NICs threshold raised by £3000 and income tax to fall 1% by 2024
Chancellor Rishi Sunak delivered the Spring Statement as the government outlined its plans to combat the cost of living crisis, which has seen inflation hit a 30-year high of 6.2%.
Despite the cost of living and fuel prices soaring, Sunak confirmed the controversial Social Care Levy will go ahead next month as planned, ignoring pleas from business experts to delay or scrap the changes altogether.
However, he has raised the national insurance threshold by £3,000 to £12,570, putting it in line with income tax. He also promised a cut to the basic rate of income tax from 20 per cent to 19 per cent by the end of parliament in 2024.
The move, Sunak said, will help low to middle-income earners.
NICs to align with income tax
The Chancellor told the House of Commons: “There is now a dedicated funding source for the country’s top priority, the NHS and social care, providing funding over the long-term as demand grows, with every penny going straight to health and care.
“If it goes, then so does the funding and that funding is needed now.
“[…] Our current plan is to increase the NICs threshold this year by £300. But I am not going to do that, I’m going to increase it by a full £3,000, delivering our promise to fully equalise the NICs and income tax thresholds.
“From this July, people will be able to earn £12,570 a year without paying a single penny in income tax or national insurance. That is a £6bn personal tax cut for 30 million people across the United Kingdom.”
Sunak added that increasing the NICs threshold would not only be worth over £330 a year for people, but “around 70 per cent of all workers will have their taxes cut by more than the amount they pay through the new levy.”
However, Rebecca Seeley-Harris asked on LinkedIn why the Chancellor didn’t go further: “He (Sunak) has raised the NICs rate threshold to the same as income tax, so why not just go the whole hog and combine them!”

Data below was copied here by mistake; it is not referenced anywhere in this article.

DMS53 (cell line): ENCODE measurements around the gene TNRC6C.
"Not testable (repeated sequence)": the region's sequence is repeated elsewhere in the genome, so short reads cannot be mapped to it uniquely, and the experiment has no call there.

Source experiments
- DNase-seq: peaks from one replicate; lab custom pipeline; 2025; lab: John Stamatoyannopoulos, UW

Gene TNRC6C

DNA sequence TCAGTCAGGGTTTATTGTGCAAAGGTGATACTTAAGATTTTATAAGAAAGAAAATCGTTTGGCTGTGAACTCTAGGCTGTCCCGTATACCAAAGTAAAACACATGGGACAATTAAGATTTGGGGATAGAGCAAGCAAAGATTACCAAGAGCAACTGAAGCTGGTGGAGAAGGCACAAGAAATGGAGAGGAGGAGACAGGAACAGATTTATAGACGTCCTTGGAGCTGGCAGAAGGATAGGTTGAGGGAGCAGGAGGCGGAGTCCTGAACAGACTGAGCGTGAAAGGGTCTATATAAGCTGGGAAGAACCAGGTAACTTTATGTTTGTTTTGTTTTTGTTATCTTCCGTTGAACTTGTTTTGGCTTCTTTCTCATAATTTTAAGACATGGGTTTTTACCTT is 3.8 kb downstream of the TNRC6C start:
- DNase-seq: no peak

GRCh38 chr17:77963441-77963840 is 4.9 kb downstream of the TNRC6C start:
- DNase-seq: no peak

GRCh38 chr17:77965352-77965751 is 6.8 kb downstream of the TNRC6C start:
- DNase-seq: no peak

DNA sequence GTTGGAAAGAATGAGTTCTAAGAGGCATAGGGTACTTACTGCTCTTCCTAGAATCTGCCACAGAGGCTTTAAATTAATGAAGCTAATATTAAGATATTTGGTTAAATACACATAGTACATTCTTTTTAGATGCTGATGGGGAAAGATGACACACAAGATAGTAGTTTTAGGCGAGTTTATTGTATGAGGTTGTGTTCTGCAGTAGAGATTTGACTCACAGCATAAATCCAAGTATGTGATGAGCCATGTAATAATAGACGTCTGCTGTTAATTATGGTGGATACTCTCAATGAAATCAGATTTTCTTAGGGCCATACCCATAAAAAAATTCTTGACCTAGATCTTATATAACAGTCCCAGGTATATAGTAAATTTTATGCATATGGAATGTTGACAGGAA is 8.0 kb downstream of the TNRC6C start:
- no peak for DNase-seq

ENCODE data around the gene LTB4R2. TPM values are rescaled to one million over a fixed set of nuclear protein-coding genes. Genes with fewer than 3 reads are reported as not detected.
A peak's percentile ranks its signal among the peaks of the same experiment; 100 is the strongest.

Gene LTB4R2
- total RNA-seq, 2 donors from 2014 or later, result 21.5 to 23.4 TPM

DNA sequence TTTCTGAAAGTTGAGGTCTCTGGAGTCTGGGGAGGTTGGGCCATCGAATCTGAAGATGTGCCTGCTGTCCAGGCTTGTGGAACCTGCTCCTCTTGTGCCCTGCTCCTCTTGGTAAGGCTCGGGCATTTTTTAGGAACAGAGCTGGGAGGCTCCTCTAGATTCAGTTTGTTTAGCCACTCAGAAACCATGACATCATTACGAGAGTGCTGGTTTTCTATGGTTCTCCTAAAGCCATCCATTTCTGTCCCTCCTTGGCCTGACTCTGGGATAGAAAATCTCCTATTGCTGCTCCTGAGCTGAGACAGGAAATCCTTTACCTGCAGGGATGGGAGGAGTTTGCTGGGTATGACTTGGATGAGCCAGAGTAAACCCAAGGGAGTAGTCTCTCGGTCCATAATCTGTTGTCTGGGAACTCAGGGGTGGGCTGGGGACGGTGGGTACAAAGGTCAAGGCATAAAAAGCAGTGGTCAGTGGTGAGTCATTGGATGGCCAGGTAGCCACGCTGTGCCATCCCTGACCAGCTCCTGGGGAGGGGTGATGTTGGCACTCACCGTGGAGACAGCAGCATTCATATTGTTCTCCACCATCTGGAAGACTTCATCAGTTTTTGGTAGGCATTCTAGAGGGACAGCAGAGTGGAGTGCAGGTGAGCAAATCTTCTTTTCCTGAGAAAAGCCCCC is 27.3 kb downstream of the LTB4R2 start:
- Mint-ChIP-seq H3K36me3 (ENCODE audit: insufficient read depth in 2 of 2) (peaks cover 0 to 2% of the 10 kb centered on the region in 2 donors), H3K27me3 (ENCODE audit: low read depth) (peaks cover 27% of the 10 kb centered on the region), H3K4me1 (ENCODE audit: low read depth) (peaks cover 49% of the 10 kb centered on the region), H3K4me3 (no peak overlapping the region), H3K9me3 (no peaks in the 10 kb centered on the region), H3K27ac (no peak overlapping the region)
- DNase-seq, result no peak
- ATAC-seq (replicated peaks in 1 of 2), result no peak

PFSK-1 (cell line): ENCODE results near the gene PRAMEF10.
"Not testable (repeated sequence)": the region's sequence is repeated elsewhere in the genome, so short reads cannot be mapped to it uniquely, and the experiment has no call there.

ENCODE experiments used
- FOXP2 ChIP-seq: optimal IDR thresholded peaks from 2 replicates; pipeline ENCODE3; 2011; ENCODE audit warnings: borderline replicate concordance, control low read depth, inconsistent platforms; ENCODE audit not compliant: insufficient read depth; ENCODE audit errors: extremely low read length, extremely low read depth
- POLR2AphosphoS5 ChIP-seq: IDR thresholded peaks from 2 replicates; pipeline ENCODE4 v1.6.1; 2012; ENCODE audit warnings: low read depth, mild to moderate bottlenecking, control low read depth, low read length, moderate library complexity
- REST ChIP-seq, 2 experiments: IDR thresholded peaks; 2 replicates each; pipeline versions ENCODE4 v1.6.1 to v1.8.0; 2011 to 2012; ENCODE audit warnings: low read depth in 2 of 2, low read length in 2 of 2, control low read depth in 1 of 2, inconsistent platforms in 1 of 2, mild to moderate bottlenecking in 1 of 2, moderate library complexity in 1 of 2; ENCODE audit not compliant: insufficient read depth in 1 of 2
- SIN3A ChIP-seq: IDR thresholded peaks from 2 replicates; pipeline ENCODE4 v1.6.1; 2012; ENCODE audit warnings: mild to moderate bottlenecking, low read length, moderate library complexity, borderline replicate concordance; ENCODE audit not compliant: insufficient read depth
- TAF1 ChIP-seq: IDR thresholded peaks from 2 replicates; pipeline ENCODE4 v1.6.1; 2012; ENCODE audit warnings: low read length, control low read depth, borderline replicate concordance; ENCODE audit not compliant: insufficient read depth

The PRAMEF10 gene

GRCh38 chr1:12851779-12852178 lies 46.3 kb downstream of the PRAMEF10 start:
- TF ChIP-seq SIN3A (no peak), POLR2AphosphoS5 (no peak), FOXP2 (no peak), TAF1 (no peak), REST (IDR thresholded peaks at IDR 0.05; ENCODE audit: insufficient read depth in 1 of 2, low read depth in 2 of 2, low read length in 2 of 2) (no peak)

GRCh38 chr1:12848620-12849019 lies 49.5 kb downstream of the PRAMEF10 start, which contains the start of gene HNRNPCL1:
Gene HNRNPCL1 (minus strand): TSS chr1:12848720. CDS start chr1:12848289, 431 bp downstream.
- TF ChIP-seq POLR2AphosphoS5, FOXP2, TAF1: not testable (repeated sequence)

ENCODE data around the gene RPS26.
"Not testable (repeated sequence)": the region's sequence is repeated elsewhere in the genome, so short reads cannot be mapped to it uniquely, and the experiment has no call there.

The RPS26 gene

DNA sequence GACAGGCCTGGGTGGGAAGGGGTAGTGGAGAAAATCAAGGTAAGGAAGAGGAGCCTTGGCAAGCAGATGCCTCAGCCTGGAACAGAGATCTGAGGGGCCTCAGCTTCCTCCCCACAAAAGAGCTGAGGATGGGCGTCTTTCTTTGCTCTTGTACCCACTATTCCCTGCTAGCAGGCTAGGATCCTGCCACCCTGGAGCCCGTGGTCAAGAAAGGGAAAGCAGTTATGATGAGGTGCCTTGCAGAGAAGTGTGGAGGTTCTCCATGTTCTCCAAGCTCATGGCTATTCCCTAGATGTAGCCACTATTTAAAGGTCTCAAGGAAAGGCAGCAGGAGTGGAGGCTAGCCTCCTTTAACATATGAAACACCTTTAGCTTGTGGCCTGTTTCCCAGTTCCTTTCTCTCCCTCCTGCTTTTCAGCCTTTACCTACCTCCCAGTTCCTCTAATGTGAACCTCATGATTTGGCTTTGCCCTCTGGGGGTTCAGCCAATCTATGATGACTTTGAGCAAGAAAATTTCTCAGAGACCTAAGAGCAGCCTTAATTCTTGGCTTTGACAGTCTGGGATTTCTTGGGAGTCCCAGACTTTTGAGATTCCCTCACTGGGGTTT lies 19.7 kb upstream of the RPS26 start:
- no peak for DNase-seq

And Joanne Harris, Head of Technical, Compliance and Payroll at Parasol Group, said the NICs rise would come as a “double-whammy” to umbrella workers, whose take-home pay will be impacted by rising employer and employee national insurance contributions above the threshold.
1% income tax cut too little too late
In response to the 1% income tax cut, which the Chancellor said will be introduced by 2024 – sparking rumours of a general election – Seb Maley, CEO of insurance provider Qdos, said: “The Chancellor may have pulled a rabbit from his hat with the 1% cut to income tax, but the reality is, by 2024, it could be too late.
“What’s more, this headline-grabbing measure will do little for limited company owners who slip through the cracks – just as they did during the pandemic.”
But Maley did welcome the £3,000 increase to the NICs threshold adding that it will “ease the pressure of rising costs for all self-employed workers, whether sole traders or limited company contractors.”
Fuel duty cut by 5p per litre
In light of the rising petrol and diesel prices, which have skyrocketed since Russia invaded Ukraine, Sunak announced a fuel duty cut of 5p per litre.
Currently, it sits at 57.95p per litre plus 20 per cent VAT applied on top. The price cut comes into effect at 6pm today and will be in place for 12 months.
On this, IPSE’s Andy Chamberlain shared his view: “While we welcome some of the measures announced today, such as the cut to fuel duty by 5p per litre, Rishi Sunak’s announcements today still don’t go far enough for thousands of freelancers that are recovering from the economic uncertainty caused by the pandemic.
He added: “Overall, today’s statement will do little to reassure self-employed households, already struggling as a result of existing government policies such as IR35, and now facing historic inflationary pressures.”
Labour hits back at Spring Statement
Responding to the measures announced in the Spring Statement, Shadow Chancellor Rachel Reeves, was critical of the Chancellor’s reluctance to introduce a windfall tax on oil and gas companies.
She said: “He (Sunak) continues to defend the record profits of the oil and gas producers who themselves admit that they now have “more money than they know what to do with.”
“When I set out Labour’s plans for a windfall tax in January, we estimated that it would have raised £1.2 billion. Now, because of the continued rise in global oil and gas prices, it would today raise over £3 billion. That’s money that could be used to help families, pensioners and businesses.”
The MP for Leeds West also said: “Today was the day he could have properly scrapped his national insurance hike. But he didn’t.”